Tim Marx appointed new CEO of Catholic Charities

| January 19, 2011 | 2 Comments

Tim Marx

Tim Marx, a former Minnesota Housing Commissioner, deputy mayor and city attorney for the City of St. Paul and attorney for Catholic Charities and other non-profits and foundations, was named CEO of Catholic Charities of St. Paul and Minneapolis. Archbishop John C. Nienstedt announced the appointment Jan. 19, to be effective April 4.

Marx replaces Paul Martodam, who became Catholic Charities CEO in January 2010. In August 2010, Martodam learned he had cancer and asked the board for a co-CEO. Robert Spinner, who previously served as chair of Catholic Charities board of directors and as an interim CEO, was appointed co-CEO in September 2010. Before his retirement, Spinner was president of Allina Hospital and Clinics.

A native of Minnesota, Marx was born in Detroit Lakes and grew up in Rochester. Except for the past few years, he lived in St. Paul and attended St. Cecilia parish. After leaving his current position at the end of January as executive director for New York City Common Ground, a nonprofit housing, community development and social services agency, Marx said he will spend time with the Catholic Charities staff and board until he begins working full time.

“I know Charities pretty well from my previous background, both in working with them, when I was at the state, on homelessness efforts and, when I was at the City of St. Paul, on Dorothy Day-related matters,” he said.

“It is super-critical for Minnesota and for the Twin Cities that we maintain and try to enhance that basic safety net, because across the country, across Minnesota and across the Twin Cities, poverty has increased during this great recession,” Marx said. “It’s just very important that we all step up to serve those most in need with their basic needs, but also begin the process of not just managing poverty but looking at strategies to bring people out of poverty.”

As the state tries to grow jobs and manage the deficit, he said that it needs to address persistent poverty, which is “very expensive.”

“Catholic Charities, I think, can be a leader on a strong team that should include businesses, philanthropic, corporate and faith-based organizations — all who recognize that poverty is bad for the state, it’s bad for business, it’s bad for the economy and obviously it’s bad for the poor,” Marx said.

Prior to his tenure as state housing commissioner, from 2003 to 2008, Marx was a shareholder at the law firm of Briggs and Morgan. He holds a JD from the University of Minnesota, a master’s in public affairs from the Humphrey Institute of Public Affairs at the University of Minnesota and a bachelor’s degree in government and economics from St. John’s University in Collegeville.

Martodam and Spinner will continue to serve as co-CEOs until Marx is fully on board. At that time, Martodam will become chief strategy officer for the agency and Spinner will again retire.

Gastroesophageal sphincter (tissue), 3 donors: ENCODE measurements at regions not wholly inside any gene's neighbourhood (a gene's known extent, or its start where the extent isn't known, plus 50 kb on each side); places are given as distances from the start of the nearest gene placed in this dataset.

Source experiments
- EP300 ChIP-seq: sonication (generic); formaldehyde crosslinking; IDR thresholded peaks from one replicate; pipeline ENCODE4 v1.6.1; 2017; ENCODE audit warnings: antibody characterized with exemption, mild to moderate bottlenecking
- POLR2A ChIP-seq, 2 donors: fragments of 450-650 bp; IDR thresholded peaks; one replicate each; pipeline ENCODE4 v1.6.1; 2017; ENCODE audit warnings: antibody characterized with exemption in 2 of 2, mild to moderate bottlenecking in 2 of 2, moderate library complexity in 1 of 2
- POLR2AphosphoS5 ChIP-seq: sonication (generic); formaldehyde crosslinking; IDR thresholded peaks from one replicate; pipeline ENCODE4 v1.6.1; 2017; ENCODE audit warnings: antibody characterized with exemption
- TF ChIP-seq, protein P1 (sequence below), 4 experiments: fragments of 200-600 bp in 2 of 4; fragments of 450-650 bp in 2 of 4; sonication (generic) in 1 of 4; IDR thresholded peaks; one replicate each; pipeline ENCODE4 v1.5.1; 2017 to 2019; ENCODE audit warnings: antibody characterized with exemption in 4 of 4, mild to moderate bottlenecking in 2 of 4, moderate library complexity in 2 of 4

“The combination of Mr. Marx and Mr. Martodam gives Catholic Charities an incredible depth of leadership and strategic thinking as it delivers on its mission in these unmatched challenging economic and public policy times,” Archbishop Nienstedt said. “As the largest nongovernmental provider of human services in our region, Catholic Charities is more crucial to those in need and thus to our communities than ever before.”

Catholic Charities is a critical part of the social infrastructure of the Twin Cities, Marx said, adding that he knows that impact firsthand from his work in state government and as a volunteer as well as from his tenure serving as Catholic Charities legal counsel.

“Catholic Social Teaching defines, in large part, who I am and my beliefs: the dignity of every person, the value of community, the pursuit of the common good and the principle of the preferential option for the poor,” he said.

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  • Anonymous

    Why do none of the entries for Catholic Charities have a listing of the CEO etc salaries?????

  • Freedom628

    thank you for all the catholic charities has offered to the conditions acknowledge in dire need, my reason for interpreting this letter is as a resident at mary hall, it direction on the mission of catholic charities is being compromised by the current hiring of staff, that look down on homelessness, and use their personal accolades to disfuse others misfortunes. a year ago, some of the best people were engineered at a optimum level to secure programs, assistance in employment, as well as suitable housing. At this time with the hiring practices i have to look at “edward deemings” it starts with the management. please we need your assistance in handling this problem. the lack of staff to help implement the rules, regulations, and policies compromise the security, and well being  of residents  working on self sufficiency and independants. I appreciate this  outlet.